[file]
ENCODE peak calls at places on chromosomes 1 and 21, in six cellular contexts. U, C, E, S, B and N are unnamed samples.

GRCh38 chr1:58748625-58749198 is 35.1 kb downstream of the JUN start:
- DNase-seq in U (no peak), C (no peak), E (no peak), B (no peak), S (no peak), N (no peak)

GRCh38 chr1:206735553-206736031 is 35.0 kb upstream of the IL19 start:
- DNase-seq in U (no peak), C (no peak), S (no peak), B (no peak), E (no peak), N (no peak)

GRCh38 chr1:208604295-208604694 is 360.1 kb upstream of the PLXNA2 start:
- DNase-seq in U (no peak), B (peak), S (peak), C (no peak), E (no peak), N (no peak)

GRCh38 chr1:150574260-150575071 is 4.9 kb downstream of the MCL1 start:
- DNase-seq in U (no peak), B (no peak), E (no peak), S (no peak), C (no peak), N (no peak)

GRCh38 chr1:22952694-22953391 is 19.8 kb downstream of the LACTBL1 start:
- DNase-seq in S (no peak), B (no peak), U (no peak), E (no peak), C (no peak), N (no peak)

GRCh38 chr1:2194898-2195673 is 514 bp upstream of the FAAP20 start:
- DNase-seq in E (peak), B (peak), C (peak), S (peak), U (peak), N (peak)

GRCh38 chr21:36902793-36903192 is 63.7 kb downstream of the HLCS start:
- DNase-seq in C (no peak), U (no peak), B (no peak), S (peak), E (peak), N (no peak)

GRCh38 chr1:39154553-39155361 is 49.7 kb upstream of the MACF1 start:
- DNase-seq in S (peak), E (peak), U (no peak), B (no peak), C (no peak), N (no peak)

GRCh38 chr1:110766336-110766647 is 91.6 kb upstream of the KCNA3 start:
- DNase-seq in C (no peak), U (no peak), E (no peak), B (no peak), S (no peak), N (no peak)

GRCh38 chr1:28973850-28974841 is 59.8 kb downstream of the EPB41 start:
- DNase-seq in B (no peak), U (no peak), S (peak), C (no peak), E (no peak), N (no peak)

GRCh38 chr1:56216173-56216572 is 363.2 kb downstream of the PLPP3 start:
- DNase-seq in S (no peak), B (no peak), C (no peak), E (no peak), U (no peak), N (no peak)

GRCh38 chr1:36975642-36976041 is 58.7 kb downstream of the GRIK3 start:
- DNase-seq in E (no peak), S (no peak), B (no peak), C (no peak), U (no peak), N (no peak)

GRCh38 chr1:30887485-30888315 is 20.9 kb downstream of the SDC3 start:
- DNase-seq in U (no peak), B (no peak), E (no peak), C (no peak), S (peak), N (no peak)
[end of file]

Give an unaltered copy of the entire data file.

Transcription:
ENCODE peak calls at places on chromosomes 1 and 21, in six cellular contexts. U, C, E, S, B and N are unnamed samples.

GRCh38 chr1:58748625-58749198 is 35.1 kb downstream of the JUN start:
- DNase-seq in U (no peak), C (no peak), E (no peak), B (no peak), S (no peak), N (no peak)

GRCh38 chr1:206735553-206736031 is 35.0 kb upstream of the IL19 start:
- DNase-seq in U (no peak), C (no peak), S (no peak), B (no peak), E (no peak), N (no peak)

GRCh38 chr1:208604295-208604694 is 360.1 kb upstream of the PLXNA2 start:
- DNase-seq in U (no peak), B (peak), S (peak), C (no peak), E (no peak), N (no peak)

GRCh38 chr1:150574260-150575071 is 4.9 kb downstream of the MCL1 start:
- DNase-seq in U (no peak), B (no peak), E (no peak), S (no peak), C (no peak), N (no peak)

GRCh38 chr1:22952694-22953391 is 19.8 kb downstream of the LACTBL1 start:
- DNase-seq in S (no peak), B (no peak), U (no peak), E (no peak), C (no peak), N (no peak)

GRCh38 chr1:2194898-2195673 is 514 bp upstream of the FAAP20 start:
- DNase-seq in E (peak), B (peak), C (peak), S (peak), U (peak), N (peak)

GRCh38 chr21:36902793-36903192 is 63.7 kb downstream of the HLCS start:
- DNase-seq in C (no peak), U (no peak), B (no peak), S (peak), E (peak), N (no peak)

GRCh38 chr1:39154553-39155361 is 49.7 kb upstream of the MACF1 start:
- DNase-seq in S (peak), E (peak), U (no peak), B (no peak), C (no peak), N (no peak)

GRCh38 chr1:110766336-110766647 is 91.6 kb upstream of the KCNA3 start:
- DNase-seq in C (no peak), U (no peak), E (no peak), B (no peak), S (no peak), N (no peak)

GRCh38 chr1:28973850-28974841 is 59.8 kb downstream of the EPB41 start:
- DNase-seq in B (no peak), U (no peak), S (peak), C (no peak), E (no peak), N (no peak)

GRCh38 chr1:56216173-56216572 is 363.2 kb downstream of the PLPP3 start:
- DNase-seq in S (no peak), B (no peak), C (no peak), E (no peak), U (no peak), N (no peak)

GRCh38 chr1:36975642-36976041 is 58.7 kb downstream of the GRIK3 start:
- DNase-seq in E (no peak), S (no peak), B (no peak), C (no peak), U (no peak), N (no peak)

GRCh38 chr1:30887485-30888315 is 20.9 kb downstream of the SDC3 start:
- DNase-seq in U (no peak), B (no peak), E (no peak), C (no peak), S (peak), N (no peak)